In the same way that your business equipment and machinery need regular maintenance and upkeep, it’s important for the entrepreneur to take care of your body and mind, and to ensure that you and your business are financially ready in case the business owner gets sick or needs time off.
“Apart from the financials, you have to ask yourself as an entrepreneur about the time you will be spending in your business,” says Justine. “Given the profit margin that you’re going to get when you scale, kamusta yung health mo? Mentally, would you still have time? Is it worth it?”
When she finally took a serious look at their finances, Justine had to admit that the business was in trouble. And no matter how much they loved the brand, they decided to sell Color Manila in 2019. “Don’t fall in love with your business,” Justine advises aspiring entrepreneurs. “We treated Color Manila like it was our baby. We were willing to give up a lot of things to make it work. Know when to close doors.”
Today Justine is running several different businesses in different fields. She operates Blackwood Resort, an old clubhouse in Tanay that Justine and her business partner renovated by themselves and converted into an AirBnb space. That was also where they got married.
“I have a very lean team [at Blackwood Resort],” says Justine. “I’m keeping everything small, testing the market even before we go big. I already have a business plan set up for that. But for now, I know that I shouldn’t expand yet. Eto lang ang budget natin, we just work on this, let’s not make it too fancy.”
“Even if people say, hindi naman masyadong maganda ang resort, dapat mas fancy pa! Well, that’s not my market. That doesn’t reflect me,” says Justine firmly. “As entrepreneurs, mayroon tayong tendency maging ganoon e. “My business is going to reflect me, so it has to be the best!” Remind yourself: this is a business. And I am not my brand.”
Justine also runs Women’s Fitness Philippines, an event brand centered on women’s health and wellness. Women’s Fitness Philippines continues Justine’s passion for events, fashion, mental health, and physical wellness. “We want to be able to mount events that cater to women. We want to communicate that there’s no one way to become fit. It’s not about having a slim body. You need to be holistic: physical fitness, mental health, even spiritual. I might even have an all-women’s run too.”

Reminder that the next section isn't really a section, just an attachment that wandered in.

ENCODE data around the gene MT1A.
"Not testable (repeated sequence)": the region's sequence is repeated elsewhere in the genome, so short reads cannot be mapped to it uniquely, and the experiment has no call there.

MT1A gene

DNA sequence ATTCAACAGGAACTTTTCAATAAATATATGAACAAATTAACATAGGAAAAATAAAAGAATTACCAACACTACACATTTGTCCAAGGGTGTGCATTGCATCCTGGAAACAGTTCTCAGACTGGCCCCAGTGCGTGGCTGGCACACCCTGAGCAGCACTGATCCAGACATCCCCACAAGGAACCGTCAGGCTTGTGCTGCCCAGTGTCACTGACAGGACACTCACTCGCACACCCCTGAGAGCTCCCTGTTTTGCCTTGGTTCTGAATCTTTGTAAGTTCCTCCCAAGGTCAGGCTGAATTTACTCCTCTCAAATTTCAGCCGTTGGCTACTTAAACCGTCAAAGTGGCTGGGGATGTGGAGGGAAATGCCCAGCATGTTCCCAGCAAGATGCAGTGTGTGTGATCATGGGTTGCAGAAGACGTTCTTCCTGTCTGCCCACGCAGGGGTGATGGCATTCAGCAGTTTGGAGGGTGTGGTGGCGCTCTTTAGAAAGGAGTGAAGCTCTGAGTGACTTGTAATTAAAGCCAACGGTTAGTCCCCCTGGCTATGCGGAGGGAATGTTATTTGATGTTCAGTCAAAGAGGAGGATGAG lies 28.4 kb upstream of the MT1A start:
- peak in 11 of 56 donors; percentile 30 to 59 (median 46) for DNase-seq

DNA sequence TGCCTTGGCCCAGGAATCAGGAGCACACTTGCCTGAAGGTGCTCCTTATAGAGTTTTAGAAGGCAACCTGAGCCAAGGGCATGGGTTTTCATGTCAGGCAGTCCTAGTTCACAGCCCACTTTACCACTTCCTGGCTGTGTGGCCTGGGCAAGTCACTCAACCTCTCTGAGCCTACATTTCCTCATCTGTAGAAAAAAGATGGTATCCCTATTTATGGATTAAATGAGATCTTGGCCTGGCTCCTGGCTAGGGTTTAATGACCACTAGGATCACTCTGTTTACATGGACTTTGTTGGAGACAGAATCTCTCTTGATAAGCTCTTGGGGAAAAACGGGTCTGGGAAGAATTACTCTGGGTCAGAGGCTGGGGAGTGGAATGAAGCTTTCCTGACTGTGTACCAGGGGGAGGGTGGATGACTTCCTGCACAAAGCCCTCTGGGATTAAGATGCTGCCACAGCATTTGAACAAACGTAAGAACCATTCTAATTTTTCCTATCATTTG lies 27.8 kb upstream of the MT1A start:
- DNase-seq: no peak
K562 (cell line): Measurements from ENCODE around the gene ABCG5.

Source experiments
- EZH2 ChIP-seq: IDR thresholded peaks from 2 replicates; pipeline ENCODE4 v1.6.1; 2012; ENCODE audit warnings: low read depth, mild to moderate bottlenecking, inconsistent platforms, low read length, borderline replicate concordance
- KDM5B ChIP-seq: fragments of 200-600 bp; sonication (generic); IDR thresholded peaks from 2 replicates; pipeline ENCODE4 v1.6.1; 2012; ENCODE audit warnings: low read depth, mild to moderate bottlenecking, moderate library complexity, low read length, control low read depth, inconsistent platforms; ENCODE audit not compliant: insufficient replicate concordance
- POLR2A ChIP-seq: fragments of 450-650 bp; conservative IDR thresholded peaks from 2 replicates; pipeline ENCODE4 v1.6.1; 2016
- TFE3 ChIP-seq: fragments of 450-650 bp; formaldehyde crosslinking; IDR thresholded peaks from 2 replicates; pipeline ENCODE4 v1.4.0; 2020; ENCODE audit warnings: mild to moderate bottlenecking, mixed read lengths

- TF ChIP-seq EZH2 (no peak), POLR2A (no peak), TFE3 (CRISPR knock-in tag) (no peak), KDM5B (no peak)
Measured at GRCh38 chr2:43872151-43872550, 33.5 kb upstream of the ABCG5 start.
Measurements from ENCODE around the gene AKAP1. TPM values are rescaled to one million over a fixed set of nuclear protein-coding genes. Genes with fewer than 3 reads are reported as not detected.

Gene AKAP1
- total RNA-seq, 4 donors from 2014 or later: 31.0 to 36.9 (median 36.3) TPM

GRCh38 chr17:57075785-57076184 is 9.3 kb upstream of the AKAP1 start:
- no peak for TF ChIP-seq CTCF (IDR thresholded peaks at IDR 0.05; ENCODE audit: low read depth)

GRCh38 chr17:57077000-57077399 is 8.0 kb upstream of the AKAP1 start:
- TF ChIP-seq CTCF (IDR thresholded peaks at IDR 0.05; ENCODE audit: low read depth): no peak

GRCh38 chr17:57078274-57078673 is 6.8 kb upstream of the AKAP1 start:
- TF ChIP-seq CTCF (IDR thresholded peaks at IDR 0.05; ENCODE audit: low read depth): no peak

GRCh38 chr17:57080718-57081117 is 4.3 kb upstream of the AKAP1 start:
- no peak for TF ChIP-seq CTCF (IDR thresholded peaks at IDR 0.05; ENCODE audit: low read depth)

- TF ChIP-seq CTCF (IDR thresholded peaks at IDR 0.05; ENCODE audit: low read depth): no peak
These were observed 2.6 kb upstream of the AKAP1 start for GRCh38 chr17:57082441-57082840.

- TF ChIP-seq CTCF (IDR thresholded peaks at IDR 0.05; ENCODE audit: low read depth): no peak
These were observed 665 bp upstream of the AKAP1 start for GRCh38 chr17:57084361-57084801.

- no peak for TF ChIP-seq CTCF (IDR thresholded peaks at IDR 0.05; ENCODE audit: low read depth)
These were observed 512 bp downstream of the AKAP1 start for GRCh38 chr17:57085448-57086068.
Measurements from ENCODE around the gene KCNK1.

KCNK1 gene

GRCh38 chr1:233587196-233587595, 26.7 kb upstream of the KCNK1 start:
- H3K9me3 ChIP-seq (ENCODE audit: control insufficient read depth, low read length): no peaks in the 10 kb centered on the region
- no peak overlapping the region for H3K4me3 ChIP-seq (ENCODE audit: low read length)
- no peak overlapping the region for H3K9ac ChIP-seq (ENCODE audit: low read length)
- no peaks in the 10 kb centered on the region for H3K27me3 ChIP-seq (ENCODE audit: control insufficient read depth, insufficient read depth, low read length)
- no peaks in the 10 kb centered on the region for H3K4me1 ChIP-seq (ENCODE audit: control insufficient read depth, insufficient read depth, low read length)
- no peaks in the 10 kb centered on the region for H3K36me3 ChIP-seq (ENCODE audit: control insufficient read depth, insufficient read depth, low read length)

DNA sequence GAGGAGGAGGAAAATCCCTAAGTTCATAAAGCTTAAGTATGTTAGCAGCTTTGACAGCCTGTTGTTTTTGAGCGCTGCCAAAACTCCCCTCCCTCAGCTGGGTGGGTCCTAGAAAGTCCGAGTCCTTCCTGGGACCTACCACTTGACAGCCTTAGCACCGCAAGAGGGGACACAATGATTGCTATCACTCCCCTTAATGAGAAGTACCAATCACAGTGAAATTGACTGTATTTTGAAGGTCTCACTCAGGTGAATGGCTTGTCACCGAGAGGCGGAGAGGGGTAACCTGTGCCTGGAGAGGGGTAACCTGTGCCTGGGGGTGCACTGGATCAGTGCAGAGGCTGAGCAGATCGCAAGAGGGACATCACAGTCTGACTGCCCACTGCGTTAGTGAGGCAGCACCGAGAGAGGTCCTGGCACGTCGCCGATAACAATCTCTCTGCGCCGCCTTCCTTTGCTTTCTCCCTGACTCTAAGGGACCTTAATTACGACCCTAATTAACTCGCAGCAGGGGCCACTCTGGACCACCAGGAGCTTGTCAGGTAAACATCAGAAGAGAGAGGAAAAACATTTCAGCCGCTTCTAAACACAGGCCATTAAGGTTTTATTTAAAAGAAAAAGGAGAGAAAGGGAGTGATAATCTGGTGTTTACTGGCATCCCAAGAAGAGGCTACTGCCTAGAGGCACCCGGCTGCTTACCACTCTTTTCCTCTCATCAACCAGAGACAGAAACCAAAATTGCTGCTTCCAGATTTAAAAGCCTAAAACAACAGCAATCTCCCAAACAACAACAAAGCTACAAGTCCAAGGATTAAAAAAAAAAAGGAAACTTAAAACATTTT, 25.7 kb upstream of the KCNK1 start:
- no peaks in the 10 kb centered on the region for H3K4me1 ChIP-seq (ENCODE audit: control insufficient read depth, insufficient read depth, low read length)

With her new brands, Justine is more discerning now. She’s more logical and no longer blinded by love. She shows her care for her new businesses by making financial planning a priority, not an afterthought.
“When I do business now, I want one with faster ROI (Return of Investment), says Justine. “You never know when the next pandemic or crisis will be. At least nakabawi ka na. Return na agad ang investment mo, rather than 5 years later pa. Especially for start-ups. If you can ROI in 3 months, go for it. Kasi malaki na yung risk. Sobrang conservative ko na!”
“There’s no hack in business,” says Justine. “If you were bad in your previous business because you didn’t know how to run it, don’t expect to suddenly know what you’re doing when you open another one. You have to educate yourself. Learn however you can.”